Craton Liddell, et al. v. the Board of Education of the City of St. Louis, Missouri, et al.michael C. and Kendra Liddell, Minors by Minnie Liddell,their Mother and Next Friend; and Minnie Liddell; Roderickd. Legrand, a Minor, by Lois Legrand, His Mother and Nextfriend; and Lois Legrand; Clodis Yarber, a Minor, Bysamuel Yarber, His Father and Next Friend; and Samuelyarber, Appellees,earline Caldwell; Lillie Mae Caldwell; and Gwendolyndaniels; and National Association for Theadvancement of Colored People, Appellees, v. the Board of Education of the City of St. Louis; Dr. M.thomas, Penelope Alcott, Thomas Bugel, Eddie Davis, Louisfister, Richard Gaines, John P. Mahoney, Marjorie Smith,dorothy Springer, Shirley Kiel, Re v. Earl Nance, Jr., Anddouglas Rush; Julius C. Dix, David J. Mahan, and Anne E.price, Associate Superintendents; Dr. Jerome B. Jones,superintendent; in Their Official Capacities, Appellees,the State of Missouri; John Ashcroft, Governor; William L.webster, Attorney General; Wendell Bailey, Treasurer; Johna. Pelzer, Commissioner of Administration; Dr. Robertbartman, Commissioner of Education; the State Board Ofeducation; and Its Members: Roseann Bentley, Dan L.blackwell, Thomas R. Davis, Susan D. Finke, Raymond F.mccallister, Jr., Cynthia B. Thompson, Terry A. Bond, Androger A. Tolliver, Appellants,the Affton Board of Education; the Bayless Board Ofeducation; the Brentwood Board of Education; the Claytonboard of Education; the Hancock Place Board of Education;the Hazelwood Board of Education; the Jennings Board Ofeducation; the Kirkwood Board of Education; the Ladueboard of Education; the Lindbergh Board of Education; Themehlville Board of Education; the Normandy Board Ofeducation; the Pattonville Board of Education; Theritenour Board of Education; the Rockwood Board Ofeducation; the Valley Park Board of Education; the Webstergroves Board of Education, Appellees, 873 F.2d 191 (8th Cir. 1989)Annotate this Case
Robert Presson, Asst. Atty. Gen., Jefferson City, Mo., for appellants.
William Taylor, Washington, D.C., Stephen Cooper, John Gianoulakis, and James Erwin, St. Louis, Mo., for appellees.
FAGG, Circuit Judge.
The State of Missouri appeals the district court's order clarifying the extent of Missouri's funding obligation for interdistrict student transfers in the St. Louis school desegregation case. See Liddell v. Board of Educ., 686 F. Supp. 235 (E.D. Mo. 1988). We reverse in part and affirm in part.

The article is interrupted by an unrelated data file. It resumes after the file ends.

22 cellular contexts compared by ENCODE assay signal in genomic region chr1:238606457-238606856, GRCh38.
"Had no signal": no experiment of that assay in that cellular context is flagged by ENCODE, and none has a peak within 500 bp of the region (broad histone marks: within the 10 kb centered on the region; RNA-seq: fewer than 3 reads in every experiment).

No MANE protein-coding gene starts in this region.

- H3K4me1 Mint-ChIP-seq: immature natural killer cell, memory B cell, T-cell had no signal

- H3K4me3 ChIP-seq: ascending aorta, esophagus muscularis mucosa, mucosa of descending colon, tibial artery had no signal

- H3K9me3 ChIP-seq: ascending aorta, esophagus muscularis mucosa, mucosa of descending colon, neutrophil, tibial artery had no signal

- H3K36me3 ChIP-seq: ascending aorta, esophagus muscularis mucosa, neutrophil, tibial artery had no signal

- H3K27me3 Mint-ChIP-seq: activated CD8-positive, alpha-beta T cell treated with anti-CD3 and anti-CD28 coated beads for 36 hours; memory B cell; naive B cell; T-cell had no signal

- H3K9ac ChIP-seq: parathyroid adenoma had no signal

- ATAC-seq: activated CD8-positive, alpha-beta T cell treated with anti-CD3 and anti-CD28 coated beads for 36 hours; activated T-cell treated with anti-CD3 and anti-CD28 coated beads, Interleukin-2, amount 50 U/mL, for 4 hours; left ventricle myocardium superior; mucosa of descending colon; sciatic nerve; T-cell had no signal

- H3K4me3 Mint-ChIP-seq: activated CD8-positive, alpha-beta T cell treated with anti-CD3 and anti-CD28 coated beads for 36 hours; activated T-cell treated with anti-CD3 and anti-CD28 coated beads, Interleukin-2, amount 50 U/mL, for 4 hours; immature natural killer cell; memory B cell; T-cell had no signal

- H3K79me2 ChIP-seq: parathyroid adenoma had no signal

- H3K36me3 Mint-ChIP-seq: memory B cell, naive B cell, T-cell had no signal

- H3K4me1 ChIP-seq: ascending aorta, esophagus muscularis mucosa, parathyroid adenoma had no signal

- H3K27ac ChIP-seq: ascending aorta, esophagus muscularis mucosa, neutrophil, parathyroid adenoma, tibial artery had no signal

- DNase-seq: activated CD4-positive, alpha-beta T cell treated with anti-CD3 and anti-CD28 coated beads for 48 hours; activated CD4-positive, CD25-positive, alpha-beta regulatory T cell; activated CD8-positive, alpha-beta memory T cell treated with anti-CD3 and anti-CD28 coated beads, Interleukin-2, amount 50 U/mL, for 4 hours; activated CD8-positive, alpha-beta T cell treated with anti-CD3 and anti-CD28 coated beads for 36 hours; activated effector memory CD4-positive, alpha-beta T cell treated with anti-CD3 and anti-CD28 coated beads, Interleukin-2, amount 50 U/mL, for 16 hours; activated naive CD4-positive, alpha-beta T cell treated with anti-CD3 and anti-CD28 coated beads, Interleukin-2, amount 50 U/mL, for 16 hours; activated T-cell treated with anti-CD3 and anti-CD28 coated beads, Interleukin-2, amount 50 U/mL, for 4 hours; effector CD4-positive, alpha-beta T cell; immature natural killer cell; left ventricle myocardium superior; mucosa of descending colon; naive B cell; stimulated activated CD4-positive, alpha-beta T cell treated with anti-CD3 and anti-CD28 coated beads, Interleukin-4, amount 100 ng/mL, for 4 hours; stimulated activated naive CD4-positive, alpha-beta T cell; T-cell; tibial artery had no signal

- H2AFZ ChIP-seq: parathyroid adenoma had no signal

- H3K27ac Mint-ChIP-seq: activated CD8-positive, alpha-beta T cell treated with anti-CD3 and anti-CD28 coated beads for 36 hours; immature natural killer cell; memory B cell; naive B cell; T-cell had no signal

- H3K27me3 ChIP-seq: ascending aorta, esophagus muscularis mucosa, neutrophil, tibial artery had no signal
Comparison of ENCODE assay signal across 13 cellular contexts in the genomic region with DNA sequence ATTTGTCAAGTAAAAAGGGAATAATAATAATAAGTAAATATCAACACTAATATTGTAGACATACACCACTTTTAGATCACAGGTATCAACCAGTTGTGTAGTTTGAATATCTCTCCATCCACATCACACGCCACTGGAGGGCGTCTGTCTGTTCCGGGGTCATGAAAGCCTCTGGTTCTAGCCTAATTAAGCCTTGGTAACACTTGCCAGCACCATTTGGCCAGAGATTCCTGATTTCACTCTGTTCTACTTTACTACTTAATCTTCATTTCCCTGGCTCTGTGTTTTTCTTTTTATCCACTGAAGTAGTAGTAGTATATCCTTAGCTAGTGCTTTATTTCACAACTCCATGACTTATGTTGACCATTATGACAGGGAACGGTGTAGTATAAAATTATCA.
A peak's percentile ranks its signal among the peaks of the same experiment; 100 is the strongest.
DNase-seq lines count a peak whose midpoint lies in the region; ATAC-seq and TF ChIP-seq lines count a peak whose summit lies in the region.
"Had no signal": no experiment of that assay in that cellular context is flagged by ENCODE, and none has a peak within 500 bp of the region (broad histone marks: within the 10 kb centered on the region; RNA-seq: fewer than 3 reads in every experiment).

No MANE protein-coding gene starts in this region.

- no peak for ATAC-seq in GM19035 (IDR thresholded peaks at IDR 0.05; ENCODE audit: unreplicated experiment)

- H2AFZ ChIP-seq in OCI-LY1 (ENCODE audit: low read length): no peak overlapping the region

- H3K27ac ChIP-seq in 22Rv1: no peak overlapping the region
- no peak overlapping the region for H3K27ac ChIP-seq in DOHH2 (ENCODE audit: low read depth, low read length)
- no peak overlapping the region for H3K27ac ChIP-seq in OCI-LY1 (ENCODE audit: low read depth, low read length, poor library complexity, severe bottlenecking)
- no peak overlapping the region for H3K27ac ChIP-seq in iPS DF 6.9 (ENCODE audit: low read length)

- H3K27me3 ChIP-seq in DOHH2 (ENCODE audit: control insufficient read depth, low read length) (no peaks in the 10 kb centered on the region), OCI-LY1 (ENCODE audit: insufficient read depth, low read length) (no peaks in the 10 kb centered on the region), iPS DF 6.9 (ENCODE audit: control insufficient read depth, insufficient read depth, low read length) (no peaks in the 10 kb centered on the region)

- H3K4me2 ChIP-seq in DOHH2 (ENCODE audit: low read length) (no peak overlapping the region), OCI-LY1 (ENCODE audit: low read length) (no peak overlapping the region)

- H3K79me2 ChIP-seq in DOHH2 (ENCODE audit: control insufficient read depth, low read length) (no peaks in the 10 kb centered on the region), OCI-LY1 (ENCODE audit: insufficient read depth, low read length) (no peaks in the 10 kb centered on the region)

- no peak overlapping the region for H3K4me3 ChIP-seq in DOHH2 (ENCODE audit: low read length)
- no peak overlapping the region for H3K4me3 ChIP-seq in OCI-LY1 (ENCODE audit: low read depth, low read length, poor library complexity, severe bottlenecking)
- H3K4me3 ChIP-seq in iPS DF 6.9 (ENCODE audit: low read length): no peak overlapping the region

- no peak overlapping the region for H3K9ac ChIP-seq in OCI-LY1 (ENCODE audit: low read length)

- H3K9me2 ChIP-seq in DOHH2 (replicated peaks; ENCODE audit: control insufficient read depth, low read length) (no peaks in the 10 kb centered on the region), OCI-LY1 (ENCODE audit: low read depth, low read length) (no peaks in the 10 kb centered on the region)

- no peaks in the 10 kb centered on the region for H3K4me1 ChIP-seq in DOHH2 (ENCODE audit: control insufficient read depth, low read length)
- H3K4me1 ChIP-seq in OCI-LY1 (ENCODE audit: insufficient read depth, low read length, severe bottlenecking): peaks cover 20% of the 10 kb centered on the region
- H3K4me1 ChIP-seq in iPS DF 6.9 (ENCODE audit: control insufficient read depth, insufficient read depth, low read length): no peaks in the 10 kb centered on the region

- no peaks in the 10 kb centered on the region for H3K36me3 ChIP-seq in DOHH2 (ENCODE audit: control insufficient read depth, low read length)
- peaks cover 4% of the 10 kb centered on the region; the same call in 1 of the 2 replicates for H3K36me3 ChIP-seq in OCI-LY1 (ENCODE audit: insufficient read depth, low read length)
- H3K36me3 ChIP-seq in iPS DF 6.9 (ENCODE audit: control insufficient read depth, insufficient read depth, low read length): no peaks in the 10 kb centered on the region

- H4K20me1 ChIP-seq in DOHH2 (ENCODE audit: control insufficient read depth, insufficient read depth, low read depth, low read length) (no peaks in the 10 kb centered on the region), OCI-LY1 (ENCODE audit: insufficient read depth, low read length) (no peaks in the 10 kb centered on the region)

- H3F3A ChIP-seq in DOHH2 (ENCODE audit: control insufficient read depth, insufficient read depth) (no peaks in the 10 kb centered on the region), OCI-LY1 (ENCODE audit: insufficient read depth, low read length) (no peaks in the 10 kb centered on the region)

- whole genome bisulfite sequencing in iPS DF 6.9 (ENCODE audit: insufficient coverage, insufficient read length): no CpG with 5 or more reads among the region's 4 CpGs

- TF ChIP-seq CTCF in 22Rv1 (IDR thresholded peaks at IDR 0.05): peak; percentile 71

The Settlement Agreement reached in the St. Louis school desegregation case establishes two percentage-based objectives for the interdistrict student transfer program. The first of these objectives, entitled the "Plan Goal," involves achieving "a racial ratio of [twenty-five percent] black students and [seventy-five percent] white students" in each participating district. The second objective, known as the "Plan Ratio," involves realizing in each participating district "an increase of black student enrollment of fifteen percentage points or achievement of the Plan Goal, whichever is less."
Under the Settlement Agreement, if a school district achieves its Plan Ratio during the five-year period in which further litigation in the case is stayed, the school district is entitled to a final court judgment relieving it of further liability to the plaintiffs. See Liddell v. Missouri, 731 F.2d 1294, 1302 (8th Cir.) (en banc), cert. denied, 469 U.S. 816, 105 S. Ct. 82, 83 L. Ed. 2d 30 (1984) (Liddell VII) . At that time, the Settlement Agreement also requires a district's continued participation in the interdistrict transfer program in pursuit of the district's Plan Goal (to the extent the district's Plan Ratio falls short of the twenty-five percent figure). See Liddell, 686 F. Supp. at 238.